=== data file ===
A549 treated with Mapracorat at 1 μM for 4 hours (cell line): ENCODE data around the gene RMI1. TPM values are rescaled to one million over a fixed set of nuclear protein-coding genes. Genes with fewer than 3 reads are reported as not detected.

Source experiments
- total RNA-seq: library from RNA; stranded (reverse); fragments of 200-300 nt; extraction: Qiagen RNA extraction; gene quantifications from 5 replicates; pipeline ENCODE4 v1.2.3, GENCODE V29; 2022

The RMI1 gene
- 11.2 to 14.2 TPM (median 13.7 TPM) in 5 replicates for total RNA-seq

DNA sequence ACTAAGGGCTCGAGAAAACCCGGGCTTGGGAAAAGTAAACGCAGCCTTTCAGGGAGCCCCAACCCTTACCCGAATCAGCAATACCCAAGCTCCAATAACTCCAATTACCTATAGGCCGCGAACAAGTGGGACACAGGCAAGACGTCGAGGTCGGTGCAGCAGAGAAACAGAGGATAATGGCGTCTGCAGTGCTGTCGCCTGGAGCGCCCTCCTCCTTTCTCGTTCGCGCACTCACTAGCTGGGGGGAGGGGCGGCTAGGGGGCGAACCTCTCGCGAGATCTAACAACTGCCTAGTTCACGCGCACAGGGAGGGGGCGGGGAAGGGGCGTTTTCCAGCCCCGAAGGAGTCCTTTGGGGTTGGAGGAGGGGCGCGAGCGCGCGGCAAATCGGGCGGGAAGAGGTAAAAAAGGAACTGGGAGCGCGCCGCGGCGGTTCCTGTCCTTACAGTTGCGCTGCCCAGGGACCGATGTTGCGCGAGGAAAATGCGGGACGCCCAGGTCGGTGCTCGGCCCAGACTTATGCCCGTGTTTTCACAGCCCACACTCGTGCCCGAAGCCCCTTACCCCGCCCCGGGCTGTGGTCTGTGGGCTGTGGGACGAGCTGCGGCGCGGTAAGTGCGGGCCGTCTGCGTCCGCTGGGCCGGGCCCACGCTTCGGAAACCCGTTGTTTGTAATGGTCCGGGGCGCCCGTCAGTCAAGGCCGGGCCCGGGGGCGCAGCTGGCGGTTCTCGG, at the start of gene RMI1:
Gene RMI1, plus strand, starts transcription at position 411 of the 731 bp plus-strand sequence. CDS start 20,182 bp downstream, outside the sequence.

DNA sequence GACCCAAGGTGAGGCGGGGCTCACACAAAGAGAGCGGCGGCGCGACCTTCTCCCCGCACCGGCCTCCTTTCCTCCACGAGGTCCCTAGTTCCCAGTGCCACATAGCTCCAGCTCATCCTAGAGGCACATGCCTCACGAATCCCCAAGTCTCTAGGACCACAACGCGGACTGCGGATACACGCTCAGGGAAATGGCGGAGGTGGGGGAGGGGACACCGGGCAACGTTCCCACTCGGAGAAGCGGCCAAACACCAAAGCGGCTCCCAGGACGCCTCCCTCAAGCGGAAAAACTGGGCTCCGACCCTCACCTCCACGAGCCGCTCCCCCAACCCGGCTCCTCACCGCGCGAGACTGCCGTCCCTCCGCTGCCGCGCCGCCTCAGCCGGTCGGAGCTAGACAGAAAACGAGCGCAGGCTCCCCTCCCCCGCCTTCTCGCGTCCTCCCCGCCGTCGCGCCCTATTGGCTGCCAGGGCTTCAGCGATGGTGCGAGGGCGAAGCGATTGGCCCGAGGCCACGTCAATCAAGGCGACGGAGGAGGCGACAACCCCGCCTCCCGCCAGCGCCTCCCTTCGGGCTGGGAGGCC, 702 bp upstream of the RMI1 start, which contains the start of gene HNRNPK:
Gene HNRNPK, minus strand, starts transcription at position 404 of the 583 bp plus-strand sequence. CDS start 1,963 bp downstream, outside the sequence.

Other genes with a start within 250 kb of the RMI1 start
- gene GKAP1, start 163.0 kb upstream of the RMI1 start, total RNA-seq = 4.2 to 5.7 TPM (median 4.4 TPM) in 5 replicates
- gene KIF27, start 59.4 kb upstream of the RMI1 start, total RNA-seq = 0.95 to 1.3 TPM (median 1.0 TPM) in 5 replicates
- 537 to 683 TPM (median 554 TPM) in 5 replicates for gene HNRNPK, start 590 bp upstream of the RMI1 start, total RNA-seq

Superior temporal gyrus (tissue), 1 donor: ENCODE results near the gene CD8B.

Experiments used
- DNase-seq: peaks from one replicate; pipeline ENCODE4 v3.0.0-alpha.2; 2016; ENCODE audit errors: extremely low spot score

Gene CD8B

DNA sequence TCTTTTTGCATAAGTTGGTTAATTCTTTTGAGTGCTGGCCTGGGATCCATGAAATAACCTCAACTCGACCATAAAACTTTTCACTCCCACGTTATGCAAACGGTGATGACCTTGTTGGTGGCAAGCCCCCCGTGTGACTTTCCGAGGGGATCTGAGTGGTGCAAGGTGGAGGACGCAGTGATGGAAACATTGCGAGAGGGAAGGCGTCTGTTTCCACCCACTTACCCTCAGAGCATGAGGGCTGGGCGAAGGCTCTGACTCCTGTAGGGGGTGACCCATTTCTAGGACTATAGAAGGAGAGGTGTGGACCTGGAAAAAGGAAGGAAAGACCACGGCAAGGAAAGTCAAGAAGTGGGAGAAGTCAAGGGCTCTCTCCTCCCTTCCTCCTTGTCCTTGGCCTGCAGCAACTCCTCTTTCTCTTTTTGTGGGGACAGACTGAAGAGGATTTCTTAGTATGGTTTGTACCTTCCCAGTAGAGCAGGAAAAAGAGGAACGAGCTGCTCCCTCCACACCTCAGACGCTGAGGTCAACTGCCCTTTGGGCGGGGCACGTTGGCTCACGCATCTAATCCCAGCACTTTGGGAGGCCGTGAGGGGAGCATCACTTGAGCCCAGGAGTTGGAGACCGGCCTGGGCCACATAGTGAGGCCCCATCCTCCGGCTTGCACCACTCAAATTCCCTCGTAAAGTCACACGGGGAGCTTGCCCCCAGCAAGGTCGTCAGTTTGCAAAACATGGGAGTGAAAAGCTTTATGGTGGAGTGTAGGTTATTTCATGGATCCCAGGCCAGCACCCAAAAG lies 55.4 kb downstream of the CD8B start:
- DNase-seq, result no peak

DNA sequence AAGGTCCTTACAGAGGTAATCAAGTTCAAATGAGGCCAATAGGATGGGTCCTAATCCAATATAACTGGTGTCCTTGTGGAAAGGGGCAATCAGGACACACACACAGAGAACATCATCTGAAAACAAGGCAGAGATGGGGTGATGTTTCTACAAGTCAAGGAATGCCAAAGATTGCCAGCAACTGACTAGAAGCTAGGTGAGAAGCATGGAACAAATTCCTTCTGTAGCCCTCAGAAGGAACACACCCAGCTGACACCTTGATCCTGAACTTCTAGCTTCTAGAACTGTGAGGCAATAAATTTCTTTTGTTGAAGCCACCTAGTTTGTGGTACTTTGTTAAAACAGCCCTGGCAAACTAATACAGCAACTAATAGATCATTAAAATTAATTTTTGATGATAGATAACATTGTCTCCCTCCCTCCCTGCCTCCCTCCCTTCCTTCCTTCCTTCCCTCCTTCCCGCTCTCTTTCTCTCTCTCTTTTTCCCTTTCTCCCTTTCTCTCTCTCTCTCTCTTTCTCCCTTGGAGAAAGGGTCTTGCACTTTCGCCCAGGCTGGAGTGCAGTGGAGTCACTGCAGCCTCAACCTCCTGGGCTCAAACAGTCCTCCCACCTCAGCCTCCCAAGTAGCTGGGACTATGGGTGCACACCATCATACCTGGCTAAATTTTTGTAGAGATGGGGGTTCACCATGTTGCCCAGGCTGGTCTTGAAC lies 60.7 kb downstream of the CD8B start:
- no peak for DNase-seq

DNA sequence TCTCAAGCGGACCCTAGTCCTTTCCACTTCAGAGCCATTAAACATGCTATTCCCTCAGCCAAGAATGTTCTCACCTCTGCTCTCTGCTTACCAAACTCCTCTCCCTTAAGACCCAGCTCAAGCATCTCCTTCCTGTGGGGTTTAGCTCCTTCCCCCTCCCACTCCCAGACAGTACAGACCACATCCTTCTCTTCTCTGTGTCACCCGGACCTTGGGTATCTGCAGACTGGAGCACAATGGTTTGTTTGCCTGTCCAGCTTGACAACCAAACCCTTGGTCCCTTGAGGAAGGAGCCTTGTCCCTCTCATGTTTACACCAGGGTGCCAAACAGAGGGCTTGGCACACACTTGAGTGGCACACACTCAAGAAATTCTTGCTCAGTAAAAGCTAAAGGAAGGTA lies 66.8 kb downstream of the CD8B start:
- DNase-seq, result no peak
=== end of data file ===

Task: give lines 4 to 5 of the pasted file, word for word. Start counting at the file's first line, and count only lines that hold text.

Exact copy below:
The RMI1 gene
- 11.2 to 14.2 TPM (median 13.7 TPM) in 5 replicates for total RNA-seq